Meanwhile, the organisation has also been busy in PNG, having introduced its new generation Leonardo AW139 helicopters into its offering – renowned as the market-leading medium multi-engine helicopter, and considered to be the current benchmark for safety design, performance capabilities and productivity in multi-role operations all over the world.

“The AW139 was integrated into our offering in the space of just 90 days,” Cannon continues.

“This timeframe might not sound like much at face value, but when you consider it included the delivery of two new aircraft as well as training of all the staff, engineers and pilots in line with global oil and gas standards, as well as the sourcing of spare parts, it’s a massive feat for any company.”

In many ways, this speedy integration comes of little surprise when considering the stature of Hevilift’s in-house training programmes, and the robust safety team that conduct full risk assessments and management of change processes to ensure that all risks are mitigated.

Human resources are an area considered to be extremely valuable, the firm needing a vast array of skillsets in order to prevail, so investments both in way of time and finances are prioritised.

“It can be quite hard for organisations such as ours that cover such a broad spectrum of specialisms to provide a standardisation programme in regards to training, so that the whole group has the same reference,” Cannon explains.

“Many opt to use online resources, which we tap into as well, but we also have an in-house training department that actively covers all of our bases, be it remote or fairly cosmopolitan areas, providing hands-on training that’s often required to teach things such as proper first aid, firefighting and working at heights.

“People can do courses online, but we believe that they have to test their skillsets and develop a practical understanding of these learnings.”

From technical instructors specialising in pilot and simulation training to those adept in providing cabin crew learnings, this department covers the entire spectrum of Hevilift’s diverse 500-strong team, the latest technologies having also been acquired and implemented in support of this.

“We’ve been using flight, dial and monitor technologies, for example, equipping aircraft with cameras and in-flight data monitoring capabilities, providing analysis of flight patterns and other trends,” Cannon affirms.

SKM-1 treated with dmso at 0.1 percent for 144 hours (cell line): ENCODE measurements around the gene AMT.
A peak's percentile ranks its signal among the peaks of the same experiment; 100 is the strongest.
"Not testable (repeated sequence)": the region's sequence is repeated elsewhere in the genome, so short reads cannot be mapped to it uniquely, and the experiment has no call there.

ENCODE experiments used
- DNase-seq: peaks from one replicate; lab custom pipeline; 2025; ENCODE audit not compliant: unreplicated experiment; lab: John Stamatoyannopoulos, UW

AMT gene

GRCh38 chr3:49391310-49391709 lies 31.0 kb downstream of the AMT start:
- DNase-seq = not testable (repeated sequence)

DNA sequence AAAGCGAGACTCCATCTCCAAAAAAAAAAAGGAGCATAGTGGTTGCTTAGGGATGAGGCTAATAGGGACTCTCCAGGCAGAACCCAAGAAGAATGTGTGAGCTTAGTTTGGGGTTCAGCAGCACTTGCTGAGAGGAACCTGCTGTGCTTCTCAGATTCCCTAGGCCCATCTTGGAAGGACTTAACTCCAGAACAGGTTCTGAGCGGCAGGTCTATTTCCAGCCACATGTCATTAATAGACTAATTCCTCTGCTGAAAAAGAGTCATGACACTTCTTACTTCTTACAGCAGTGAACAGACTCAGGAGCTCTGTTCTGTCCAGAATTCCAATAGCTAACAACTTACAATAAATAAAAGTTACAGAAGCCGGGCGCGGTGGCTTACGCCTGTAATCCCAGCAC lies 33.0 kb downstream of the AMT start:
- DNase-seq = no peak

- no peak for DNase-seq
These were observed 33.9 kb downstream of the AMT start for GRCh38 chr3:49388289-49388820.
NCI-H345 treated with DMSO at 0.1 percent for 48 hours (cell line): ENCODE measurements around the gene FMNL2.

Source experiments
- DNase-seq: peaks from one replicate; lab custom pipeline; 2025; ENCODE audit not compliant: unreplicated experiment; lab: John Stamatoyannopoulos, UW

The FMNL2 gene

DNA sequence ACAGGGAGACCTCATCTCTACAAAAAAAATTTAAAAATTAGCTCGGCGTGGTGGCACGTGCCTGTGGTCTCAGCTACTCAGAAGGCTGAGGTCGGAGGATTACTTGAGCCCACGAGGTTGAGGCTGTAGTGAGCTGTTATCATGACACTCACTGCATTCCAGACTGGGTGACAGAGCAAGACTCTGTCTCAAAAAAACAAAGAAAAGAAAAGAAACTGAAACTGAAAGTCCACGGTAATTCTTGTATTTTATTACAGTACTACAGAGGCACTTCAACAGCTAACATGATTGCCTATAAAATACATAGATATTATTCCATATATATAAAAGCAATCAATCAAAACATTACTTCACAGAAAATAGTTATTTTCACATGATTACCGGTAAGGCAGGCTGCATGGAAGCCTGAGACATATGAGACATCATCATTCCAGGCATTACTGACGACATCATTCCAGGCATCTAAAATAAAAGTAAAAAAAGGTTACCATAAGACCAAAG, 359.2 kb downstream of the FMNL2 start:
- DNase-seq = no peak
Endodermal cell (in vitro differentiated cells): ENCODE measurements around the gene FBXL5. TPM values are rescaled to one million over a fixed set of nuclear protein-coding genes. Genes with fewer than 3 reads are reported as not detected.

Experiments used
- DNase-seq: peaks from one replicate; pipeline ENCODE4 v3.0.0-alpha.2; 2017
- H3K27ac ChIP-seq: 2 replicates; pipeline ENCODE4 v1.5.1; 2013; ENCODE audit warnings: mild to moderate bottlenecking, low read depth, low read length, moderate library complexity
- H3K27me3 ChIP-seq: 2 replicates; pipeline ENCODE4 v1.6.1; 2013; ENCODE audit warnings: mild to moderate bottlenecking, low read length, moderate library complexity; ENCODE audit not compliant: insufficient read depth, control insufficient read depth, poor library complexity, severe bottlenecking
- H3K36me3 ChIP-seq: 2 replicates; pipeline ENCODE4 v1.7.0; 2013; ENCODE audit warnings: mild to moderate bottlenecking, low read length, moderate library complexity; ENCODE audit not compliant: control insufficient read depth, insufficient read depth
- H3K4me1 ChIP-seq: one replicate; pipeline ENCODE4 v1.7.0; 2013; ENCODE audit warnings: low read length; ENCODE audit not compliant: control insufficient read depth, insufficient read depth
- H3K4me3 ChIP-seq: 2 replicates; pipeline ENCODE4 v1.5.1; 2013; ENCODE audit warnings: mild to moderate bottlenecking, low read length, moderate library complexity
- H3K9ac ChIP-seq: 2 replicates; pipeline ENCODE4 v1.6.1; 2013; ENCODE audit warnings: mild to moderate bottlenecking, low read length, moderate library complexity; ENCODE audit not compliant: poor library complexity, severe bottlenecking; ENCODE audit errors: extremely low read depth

“Our teams can then evaluate how each model of aircraft operates, looking at bank angles, take offs and landings, and the information gathered can in turn be used to tailor specific training programmes to specific aircraft.”

Maintaining a course

These training efforts are undeniably important in keeping Hevilift ahead of the curve and maintaining its bespoke offering. Yet their purpose is not entirely motivated by the desire for productivity and service improvements, the company also acknowledging the aspirations of its people to learn and upskill.

Tailored development and career progression programmes are cultivated accordingly, the enterprise running cadetships, traineeships and apprenticeships for engineers, for example.

“We’ve people here who started out as co-pilots and have gone on to become the heads of flight operations, and engineers who’ve gone through their apprenticeships to become senior base professionals,” Cannon affirms.

This is not the only way in which the organisation looks after its people, however, Hevilift providing a multitude of other benefits such as a corporate mental; health programme that includes site visits and a dedicated after-hours counselling line.

The pressures that come from being away from home and working remote locations for long periods can create a heavy burden, but the firm works tirelessly to ensure that both the physical and mental health of its staff take precedence above all else – an emphasis which has served to create a family-like culture.

“We’re a hardworking company,” Cannon states. “Working in the oil and gas and mining sectors – it’s a tough gig. But we make sure our staff feel valued, equipping them with what they need, running our highfliers award programmes and holding social awareness meetings.”

Be it employees, partners or Hevilift’s own philosophies, the firm’s sustainability seems assured moving forward.

Indeed, Hevilift is currently a beneficiary of the fact that the resource sectors are bearing fruit. Yet Cannon remains hopeful that its reputation, structure and customer-centric focus will help to maintain its upward trajectory should the sector face turbulence in the future.

“It’s hard to say we’re always optimistic,” Cannon reveals in his concluding statements.

“Work is always out there but getting to it isn’t as easy as that. I think what will continue to stand us in good stead is the fact that we’re a relatively lean company. We’re hands-on and look at our value proposition in relation to any operation, focusing heavily on maintaining the highest service levels.

“You’re only as good as your last flight, and there’s a lot of competition in the market. But we are where we are today, and have the reputation that we do for good reason.

“We know that markets move, and we will continue to ensure that we move with them.”